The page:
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July 1948

USE OF VITAMIN A IN THE TREATMENT OF CUTANEOUS DISEASES: Relation to Estrogen and the Vitamin B Complex

Author Affiliations


From the Division of Medicine, University of California Medical School, San Francisco.

Arch Derm Syphilol. 1948;58(1):64-73. doi:10.1001/archderm.1948.01520200067009

VITAMIN A is an unsaturated cyclic alcohol.1 It has been extracted from natural sources and reduced to crystalline form,2 and its synthesis has been reported.3 The precursors of vitamin A are synthesized only by plants, as far as as is known,1 and these substances, classed as carotenoids, function as photosensitive structures in plants.4 In the animal kingdom, carotenoids are oxidized to vitamin A, and the vitamin is stored in the body. In some fish and mammals tremendous amounts of vitamin A are found stored in the liver and in the intestinal fat.5 The purpose of these great stores is not known.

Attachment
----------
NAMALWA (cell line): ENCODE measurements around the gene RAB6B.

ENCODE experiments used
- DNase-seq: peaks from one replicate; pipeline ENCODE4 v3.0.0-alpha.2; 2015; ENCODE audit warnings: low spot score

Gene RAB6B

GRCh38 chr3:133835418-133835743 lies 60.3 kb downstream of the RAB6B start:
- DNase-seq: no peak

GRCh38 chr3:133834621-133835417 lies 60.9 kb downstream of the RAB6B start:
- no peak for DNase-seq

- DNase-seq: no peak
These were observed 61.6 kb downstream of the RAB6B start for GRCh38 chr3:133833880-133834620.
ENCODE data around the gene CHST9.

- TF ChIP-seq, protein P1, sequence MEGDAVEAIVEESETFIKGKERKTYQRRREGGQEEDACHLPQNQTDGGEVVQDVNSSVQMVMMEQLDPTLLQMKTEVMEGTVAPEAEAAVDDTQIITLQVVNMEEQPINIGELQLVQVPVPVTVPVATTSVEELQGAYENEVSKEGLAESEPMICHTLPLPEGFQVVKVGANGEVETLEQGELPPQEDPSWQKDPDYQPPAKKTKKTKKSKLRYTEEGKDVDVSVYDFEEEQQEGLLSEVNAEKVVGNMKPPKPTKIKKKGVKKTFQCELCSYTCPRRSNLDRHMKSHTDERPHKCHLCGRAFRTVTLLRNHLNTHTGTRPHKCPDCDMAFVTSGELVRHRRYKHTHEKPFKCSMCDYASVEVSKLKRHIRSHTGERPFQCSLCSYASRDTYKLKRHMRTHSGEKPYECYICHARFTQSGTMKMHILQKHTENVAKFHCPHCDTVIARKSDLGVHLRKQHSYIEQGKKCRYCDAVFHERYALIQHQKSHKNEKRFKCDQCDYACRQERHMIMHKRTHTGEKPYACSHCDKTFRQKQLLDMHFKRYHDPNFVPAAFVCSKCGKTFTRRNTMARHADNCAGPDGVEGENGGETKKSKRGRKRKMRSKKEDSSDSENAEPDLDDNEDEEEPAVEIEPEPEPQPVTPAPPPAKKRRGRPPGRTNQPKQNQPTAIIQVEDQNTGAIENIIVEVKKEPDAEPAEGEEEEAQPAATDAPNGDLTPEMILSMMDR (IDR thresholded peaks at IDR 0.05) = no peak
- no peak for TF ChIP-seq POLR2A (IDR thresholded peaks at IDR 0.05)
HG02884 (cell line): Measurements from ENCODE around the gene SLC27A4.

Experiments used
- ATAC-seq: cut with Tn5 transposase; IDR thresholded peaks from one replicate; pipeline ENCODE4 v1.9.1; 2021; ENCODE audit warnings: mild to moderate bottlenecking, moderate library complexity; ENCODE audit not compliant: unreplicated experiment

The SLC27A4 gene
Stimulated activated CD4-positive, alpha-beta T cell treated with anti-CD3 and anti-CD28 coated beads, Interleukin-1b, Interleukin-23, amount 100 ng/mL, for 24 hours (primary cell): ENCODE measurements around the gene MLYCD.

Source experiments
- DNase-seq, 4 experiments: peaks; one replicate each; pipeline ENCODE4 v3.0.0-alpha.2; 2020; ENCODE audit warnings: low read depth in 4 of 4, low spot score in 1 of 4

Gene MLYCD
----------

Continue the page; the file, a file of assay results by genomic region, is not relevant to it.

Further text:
In the human organism, vitamin A is stored in the liver and carotene, after oxidization to vitamin A, is also stored. The conversion of carotene to vitamin A has been assumed to occur in the liver. However, it has been shown that in rats

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